When we had had our fill of sun and surf we drove the short ways back to the camp spot to clean up and get ready for dinner.
There is only one freedom camp spot in Akaroa - a small parking lot near a boat launch with 18 parking spaces available for campervans. The site fills up fast, and we had been lucky enough to snag a spot the night before.
Unfortunately for us, thanks to our lovely afternoon in the sun we had completely lost track of time, so by the time we arrived at the camp spot it was full.
Kicking ourselves for our stupidity, we decided to drive around the rural roads outside of town in search of a spot to spend the night. Our only alternative was driving 45 minutes through the windy hillside roads back to Christchurch. And we really didn't want to do that.
The roads around the Banks Peninsula are very windy, steep, and narrow, and as we searched for a camp spot we found ourselves on a gravel four wheel drive track that was all of the above.
"We shouldn't be driving here," I said to Uschi nervously.
"You're probably right, I'll turn around."
Uschi turned the wheel and began backing the van up in an attempt to turn around, but like I mentioned before, the roads are both steep and narrow, and we were currently positioned at a bend in the road.
As Uschi turned, she misjudged how close we were to the ditch (remember that we are driving in a large utility style van that can be very hard to navigate), and the back passenger side of the van veered into the ditch. The van swayed questioningly.
On the driver's side of the road was a steep hill descending to the town below, and on the passenger's side was a hard dirt hillside wall covered in thick vegetation.
Uschi gave the van more gas in an attempt to back out of the ditch, but ended up getting the passenger side door wedged right up against the dirt wall, while getting the back passenger side stuck against a sign post.
It soon became apparent that we were completely, totally, undeniably stuck.
I climbed over the stick shift and out the driver's side door to examine the damage.
I wish I had taken a photo in the moment to share with you guys the results of our foolishness, but I'm sorry to say that we were far too distraught to think of pictures.
Stuck in a deep ditch on a steep gravel hill in the middle of nowhere with no minutes on our phone and daylight fading fast, it's safe to say things weren't looking good. Plus I was huungrrrryyyy.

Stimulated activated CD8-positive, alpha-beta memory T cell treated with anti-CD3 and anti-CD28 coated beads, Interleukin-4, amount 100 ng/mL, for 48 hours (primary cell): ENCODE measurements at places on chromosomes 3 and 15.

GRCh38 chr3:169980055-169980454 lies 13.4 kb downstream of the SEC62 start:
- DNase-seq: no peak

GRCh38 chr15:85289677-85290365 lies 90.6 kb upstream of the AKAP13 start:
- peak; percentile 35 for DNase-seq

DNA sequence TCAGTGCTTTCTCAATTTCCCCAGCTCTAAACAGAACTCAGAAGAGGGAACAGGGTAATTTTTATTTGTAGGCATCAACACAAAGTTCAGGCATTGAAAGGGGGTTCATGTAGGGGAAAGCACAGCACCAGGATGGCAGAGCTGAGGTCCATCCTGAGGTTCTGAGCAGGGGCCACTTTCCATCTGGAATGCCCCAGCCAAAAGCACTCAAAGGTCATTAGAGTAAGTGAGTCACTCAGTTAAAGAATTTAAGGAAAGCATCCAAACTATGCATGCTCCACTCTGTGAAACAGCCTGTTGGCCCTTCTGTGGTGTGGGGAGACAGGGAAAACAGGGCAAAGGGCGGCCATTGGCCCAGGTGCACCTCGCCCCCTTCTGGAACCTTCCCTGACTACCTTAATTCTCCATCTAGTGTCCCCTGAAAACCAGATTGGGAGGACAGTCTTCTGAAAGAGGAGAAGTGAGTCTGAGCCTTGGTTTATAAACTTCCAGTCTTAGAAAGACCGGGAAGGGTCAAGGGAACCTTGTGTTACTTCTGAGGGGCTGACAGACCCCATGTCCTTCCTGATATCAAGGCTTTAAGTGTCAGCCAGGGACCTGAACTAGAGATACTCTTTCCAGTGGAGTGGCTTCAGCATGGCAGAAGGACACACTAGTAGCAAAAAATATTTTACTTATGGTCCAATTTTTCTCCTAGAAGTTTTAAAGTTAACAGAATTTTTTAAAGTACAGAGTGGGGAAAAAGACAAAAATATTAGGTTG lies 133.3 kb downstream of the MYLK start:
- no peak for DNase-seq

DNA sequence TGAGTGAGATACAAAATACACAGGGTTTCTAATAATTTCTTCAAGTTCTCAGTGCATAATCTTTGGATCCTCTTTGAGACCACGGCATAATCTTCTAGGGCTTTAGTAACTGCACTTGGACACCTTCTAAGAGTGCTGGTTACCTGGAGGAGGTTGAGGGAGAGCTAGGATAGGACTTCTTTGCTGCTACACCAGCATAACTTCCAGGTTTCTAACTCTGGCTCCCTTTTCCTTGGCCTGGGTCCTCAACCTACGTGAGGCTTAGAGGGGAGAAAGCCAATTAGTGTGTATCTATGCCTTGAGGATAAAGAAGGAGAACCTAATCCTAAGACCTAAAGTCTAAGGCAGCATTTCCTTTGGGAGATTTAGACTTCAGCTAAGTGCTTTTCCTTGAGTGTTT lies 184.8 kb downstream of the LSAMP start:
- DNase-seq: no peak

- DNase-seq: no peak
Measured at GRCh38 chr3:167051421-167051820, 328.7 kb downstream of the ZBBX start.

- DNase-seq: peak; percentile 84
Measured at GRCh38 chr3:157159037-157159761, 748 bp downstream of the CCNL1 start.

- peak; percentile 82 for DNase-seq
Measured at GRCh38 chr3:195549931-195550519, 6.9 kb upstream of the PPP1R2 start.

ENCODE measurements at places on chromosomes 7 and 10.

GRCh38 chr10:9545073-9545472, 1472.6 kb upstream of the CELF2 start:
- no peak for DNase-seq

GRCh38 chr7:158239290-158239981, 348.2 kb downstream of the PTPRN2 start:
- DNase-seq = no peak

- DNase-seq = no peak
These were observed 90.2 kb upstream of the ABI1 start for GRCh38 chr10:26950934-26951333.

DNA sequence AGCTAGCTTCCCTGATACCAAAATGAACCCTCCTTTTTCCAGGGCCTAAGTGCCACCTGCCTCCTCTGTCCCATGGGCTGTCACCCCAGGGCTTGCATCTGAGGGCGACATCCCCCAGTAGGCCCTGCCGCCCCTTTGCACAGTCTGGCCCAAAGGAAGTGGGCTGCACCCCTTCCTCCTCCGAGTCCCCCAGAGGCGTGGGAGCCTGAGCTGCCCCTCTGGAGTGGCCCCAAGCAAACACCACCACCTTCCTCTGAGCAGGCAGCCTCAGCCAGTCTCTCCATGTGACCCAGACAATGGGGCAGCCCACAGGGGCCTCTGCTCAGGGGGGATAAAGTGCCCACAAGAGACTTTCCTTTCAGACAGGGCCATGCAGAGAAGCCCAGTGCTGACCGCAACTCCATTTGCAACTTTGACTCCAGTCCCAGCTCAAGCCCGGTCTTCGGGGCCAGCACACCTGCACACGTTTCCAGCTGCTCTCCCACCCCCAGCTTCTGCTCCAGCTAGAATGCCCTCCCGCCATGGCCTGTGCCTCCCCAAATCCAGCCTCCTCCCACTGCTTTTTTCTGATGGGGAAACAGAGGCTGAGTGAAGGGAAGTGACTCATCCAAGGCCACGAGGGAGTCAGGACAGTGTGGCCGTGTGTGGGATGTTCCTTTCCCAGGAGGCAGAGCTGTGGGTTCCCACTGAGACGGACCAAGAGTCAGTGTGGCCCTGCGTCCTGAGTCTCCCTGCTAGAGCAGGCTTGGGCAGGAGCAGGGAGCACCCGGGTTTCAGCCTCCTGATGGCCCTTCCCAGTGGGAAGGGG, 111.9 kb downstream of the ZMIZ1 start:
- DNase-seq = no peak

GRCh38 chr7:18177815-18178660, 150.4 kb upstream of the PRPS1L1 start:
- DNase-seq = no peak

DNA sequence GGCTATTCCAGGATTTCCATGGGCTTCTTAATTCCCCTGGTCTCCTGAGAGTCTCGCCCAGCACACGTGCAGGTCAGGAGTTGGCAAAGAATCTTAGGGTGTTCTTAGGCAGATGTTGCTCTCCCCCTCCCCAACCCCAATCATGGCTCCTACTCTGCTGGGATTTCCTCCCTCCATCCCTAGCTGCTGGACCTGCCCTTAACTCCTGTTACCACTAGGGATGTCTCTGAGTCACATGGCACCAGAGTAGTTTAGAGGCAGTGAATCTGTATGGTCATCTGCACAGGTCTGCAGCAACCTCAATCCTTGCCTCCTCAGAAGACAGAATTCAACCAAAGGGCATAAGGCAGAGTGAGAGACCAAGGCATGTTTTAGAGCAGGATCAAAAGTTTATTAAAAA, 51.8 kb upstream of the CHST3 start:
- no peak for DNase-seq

Fortunately a short ways down the hill was a holiday park for campers, so we wandered in looking for help. Although nobody from the park would come and help us for liability reasons, they did allow us to use their phone to call the local garage.
30 minutes and fifty dollars later we were free!
Tired, hungry, and a tiny bit dejected we decided to head back to town for a quick dinner of fish (for me) and chips by the pier before making the drive back to Christchurch.
But because it's us, and because it's New Zealand, it was impossible to stay upset for long. The views on the drive were STUNNING and quickly distracted us from our troubles.
As we cruised through the hills with the fading sun painting pretty colours in the sky we realized that Christchurch doesn't offer much in the way of free camp spots either. Oops... This realization resulted in us staying about 40 minutes away from the city in a quiet place called Diamond Harbour.
We arrived at the spot SO ready to pop the cork on our bottle of wine. After quickly setting up our camp chairs and whipping out the cards, we settled in for a relaxing night of games and vino.
Soon after arriving we ended up making friends with a very kind hearted local who joined us later in the evening for some refreshments and conversation.
The night ended with me and Uschi laying side by side in the grass enjoying the stars.
Sidenote: it's very weird to look up at the night sky and not be able to see the big dipper.
It was a quiet, peaceful end to an incredible day. The day wasn't perfect, but as I am constantly in the process of learning, nothing ever is, and as far as I'm concerned it was pretty damn close.
I wouldn't change a single thing.
(although, as it turns out, I did miss the snow. honest!)
The following day, we arrived at our Couchsurfing host's house in Christchurch and quickly settled in. In addition to us, there is also a couple from Chile, and a solo female backpacker from the USA staying here. Everyone is working on their van.
The place is small and slightly crowded - we sleep on a mat on the living room floor - but everybody is ridiculously nice. The first evening we stayed they even baked me a birthday cake and sang me happy birthday!
We have now begun preparations to do work on our van, and I will post about our progress soon.
Wish us luck!
(we're going to need it...)